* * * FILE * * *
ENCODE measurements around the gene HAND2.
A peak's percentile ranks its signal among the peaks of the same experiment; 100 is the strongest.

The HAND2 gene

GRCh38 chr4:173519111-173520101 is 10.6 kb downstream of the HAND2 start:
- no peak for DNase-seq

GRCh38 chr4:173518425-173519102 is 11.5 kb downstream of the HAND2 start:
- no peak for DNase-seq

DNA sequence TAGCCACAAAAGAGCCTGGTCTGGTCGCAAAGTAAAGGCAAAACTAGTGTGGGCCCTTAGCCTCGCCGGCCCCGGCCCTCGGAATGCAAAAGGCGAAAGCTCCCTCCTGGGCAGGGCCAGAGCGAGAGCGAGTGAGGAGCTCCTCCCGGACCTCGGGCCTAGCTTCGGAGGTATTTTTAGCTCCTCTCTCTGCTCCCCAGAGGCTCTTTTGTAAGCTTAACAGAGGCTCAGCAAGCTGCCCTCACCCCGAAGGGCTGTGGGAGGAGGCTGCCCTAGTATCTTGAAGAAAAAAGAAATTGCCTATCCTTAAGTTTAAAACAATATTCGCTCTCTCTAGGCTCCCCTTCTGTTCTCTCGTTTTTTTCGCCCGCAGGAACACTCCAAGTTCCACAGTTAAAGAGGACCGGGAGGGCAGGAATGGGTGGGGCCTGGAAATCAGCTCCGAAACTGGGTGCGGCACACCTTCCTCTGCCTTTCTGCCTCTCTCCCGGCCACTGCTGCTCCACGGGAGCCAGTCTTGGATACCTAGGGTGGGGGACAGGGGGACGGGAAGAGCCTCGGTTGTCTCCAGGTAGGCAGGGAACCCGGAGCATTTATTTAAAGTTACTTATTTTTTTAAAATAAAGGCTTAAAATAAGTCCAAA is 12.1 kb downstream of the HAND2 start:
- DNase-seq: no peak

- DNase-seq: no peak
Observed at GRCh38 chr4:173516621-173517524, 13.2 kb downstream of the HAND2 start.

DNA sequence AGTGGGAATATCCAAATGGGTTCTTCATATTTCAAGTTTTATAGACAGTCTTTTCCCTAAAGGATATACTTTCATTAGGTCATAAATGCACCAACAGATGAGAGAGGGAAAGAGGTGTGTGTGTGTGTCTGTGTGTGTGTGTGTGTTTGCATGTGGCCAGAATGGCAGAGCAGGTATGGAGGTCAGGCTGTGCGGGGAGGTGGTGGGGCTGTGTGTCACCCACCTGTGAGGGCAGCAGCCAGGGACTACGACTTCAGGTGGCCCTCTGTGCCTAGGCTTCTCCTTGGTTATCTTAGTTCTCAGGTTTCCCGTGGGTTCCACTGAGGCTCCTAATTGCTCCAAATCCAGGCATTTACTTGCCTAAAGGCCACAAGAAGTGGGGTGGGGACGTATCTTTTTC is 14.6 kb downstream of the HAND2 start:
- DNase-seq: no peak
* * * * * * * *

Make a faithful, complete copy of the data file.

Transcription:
ENCODE measurements around the gene HAND2.
A peak's percentile ranks its signal among the peaks of the same experiment; 100 is the strongest.

The HAND2 gene

GRCh38 chr4:173519111-173520101 is 10.6 kb downstream of the HAND2 start:
- no peak for DNase-seq

GRCh38 chr4:173518425-173519102 is 11.5 kb downstream of the HAND2 start:
- no peak for DNase-seq

DNA sequence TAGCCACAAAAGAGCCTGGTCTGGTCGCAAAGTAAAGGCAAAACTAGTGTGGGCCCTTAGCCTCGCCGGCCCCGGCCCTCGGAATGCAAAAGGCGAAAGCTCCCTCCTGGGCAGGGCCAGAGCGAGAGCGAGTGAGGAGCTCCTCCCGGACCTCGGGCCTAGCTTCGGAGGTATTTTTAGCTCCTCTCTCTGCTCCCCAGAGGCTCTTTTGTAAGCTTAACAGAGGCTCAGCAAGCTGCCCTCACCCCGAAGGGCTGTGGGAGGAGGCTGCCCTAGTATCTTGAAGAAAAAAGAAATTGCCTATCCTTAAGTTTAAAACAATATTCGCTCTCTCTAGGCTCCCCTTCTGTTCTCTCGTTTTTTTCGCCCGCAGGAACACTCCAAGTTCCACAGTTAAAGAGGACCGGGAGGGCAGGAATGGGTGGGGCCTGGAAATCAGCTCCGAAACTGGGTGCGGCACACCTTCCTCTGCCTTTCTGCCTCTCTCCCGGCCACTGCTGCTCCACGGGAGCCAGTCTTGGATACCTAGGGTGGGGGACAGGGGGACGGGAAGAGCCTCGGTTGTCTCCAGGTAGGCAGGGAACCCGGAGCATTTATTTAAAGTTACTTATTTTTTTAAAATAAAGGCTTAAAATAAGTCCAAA is 12.1 kb downstream of the HAND2 start:
- DNase-seq: no peak

- DNase-seq: no peak
Observed at GRCh38 chr4:173516621-173517524, 13.2 kb downstream of the HAND2 start.

DNA sequence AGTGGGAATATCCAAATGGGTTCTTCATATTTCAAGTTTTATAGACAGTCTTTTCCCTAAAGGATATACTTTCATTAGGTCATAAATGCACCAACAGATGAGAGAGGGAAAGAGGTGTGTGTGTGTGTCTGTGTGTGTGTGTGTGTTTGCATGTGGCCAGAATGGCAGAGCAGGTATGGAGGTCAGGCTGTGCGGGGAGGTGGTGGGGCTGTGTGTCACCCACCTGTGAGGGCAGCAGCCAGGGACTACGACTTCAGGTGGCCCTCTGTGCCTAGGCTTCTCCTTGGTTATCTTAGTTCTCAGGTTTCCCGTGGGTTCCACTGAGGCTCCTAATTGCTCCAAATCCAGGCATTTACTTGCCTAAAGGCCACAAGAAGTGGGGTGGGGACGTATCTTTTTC is 14.6 kb downstream of the HAND2 start:
- DNase-seq: no peak